The enthusiasm of some hawks in Congress for the Mujaideen-e Khalq (MEK) has started to create a bit of a backlash. The Terrorism, Nonproliferation, and Trade Subcommittee of the House Foreign Affairs Committee invited the cult’s leader, Maryam Rajavi, to testify remotely as part of a panel on ISIS. That prompted one former State Department official to withdraw from the meeting entirely. Robert Ford, the former ambassador to Syria, has also said he won’t take part in a panel that includes Rajavi:
“I didn’t want to be on a panel with the MEK. I was shocked they invited the MEK. What the MEK has to do with the Islamic State, I don’t have a clue,” Ford told FP. “I told the committee to put me on a panel without the MEK or I wouldn’t appear.”
The refusal of these former officials to play along with some hawks’ disturbing admiration for the MEK is appropriate, but it is unfortunate that it should be necessary. The attention and praise lavished on the MEK in recent years by former officials, retired military officers, and politicians has been an embarrassing spectacle. Now the strange infatuation that many hawks have with the “former” terrorist group is spilling over into the regular business of Congress. As if to underscore how misguided inviting Rajavi was, a copy of the cult leader’s testimony shows that she intends to use her time to argue for regime change in Iran. Ali Gharib comments:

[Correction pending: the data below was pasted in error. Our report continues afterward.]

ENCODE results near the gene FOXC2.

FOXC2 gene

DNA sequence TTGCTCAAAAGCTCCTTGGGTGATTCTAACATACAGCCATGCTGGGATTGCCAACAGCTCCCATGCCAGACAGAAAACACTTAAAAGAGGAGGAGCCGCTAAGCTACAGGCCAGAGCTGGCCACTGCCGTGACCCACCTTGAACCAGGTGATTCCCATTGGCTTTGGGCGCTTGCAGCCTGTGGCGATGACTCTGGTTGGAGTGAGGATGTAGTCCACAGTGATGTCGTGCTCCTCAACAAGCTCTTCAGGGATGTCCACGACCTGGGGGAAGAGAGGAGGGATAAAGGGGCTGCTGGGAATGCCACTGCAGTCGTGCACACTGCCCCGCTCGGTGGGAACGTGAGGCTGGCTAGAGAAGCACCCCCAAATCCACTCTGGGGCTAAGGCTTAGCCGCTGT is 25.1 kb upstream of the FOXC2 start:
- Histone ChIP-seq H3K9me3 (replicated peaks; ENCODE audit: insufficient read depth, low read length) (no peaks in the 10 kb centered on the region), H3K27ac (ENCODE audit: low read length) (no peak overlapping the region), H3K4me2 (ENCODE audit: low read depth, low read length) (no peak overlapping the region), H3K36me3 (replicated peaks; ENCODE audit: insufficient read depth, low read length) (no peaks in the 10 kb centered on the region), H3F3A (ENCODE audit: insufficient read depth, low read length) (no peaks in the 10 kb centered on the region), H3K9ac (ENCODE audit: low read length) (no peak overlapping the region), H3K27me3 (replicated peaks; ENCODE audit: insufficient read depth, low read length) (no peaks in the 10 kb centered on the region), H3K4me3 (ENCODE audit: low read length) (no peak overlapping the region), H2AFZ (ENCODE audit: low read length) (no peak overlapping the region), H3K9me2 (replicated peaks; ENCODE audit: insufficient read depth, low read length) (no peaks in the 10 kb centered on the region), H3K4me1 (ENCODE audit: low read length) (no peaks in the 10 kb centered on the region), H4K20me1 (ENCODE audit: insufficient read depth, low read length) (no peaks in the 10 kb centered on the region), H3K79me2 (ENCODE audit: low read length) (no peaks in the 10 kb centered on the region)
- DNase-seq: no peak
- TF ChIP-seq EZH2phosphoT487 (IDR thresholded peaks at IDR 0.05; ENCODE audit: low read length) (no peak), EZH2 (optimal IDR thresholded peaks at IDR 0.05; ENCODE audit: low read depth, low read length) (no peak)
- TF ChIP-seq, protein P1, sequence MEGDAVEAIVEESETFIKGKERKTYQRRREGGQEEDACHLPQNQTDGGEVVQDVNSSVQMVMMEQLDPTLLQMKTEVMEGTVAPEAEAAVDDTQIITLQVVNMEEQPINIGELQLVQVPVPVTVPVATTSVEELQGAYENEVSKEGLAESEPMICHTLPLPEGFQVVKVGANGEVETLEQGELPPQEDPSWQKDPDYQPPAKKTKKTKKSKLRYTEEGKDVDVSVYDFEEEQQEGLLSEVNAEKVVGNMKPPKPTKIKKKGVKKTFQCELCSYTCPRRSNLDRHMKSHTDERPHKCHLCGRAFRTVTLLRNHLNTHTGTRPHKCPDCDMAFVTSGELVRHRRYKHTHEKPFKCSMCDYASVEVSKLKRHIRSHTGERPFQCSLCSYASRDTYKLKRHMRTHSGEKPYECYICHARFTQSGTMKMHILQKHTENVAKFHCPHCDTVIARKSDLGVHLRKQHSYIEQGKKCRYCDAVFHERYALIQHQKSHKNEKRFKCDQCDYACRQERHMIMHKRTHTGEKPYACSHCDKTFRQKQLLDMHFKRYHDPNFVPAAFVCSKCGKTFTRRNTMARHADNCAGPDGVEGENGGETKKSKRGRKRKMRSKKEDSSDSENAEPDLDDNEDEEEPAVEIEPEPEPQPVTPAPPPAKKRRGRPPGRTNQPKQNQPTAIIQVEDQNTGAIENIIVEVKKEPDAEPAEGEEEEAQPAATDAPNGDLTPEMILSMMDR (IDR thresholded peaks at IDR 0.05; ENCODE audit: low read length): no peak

But more to the point, the MEK has always had only one goal: the overthrow of the Iranian regime. For decades, it has tried to shoehorn regional and geopolitical dynamics into its aim, irrespective of any salient connections.
The plan to bring down ISIS by toppling Iran’s government, then, is little more than the latest chapter of group’s 50-year history of monomaniacally trying to install itself atop the Iranian government.
This obviously has nothing to do with combating or understanding ISIS, and allowing her to speak at such a meeting just lends a totalitarian cult a platform from which it can promote its own warped agenda. Inviting Rajavi demonstrates exceptionally poor judgment, and her testimony will make a farce of the proceedings tomorrow. It would be one thing to invite a representative of this awful group if it had anything useful to contribute to the subject being discussed, but of course it doesn’t. The invitation to Rajavi is simply a way for hawks on this subcommittee to flaunt hostility to Iran and to indulge the fantasy that the MEK speaks for the Iranian opposition.
By Daniel Larison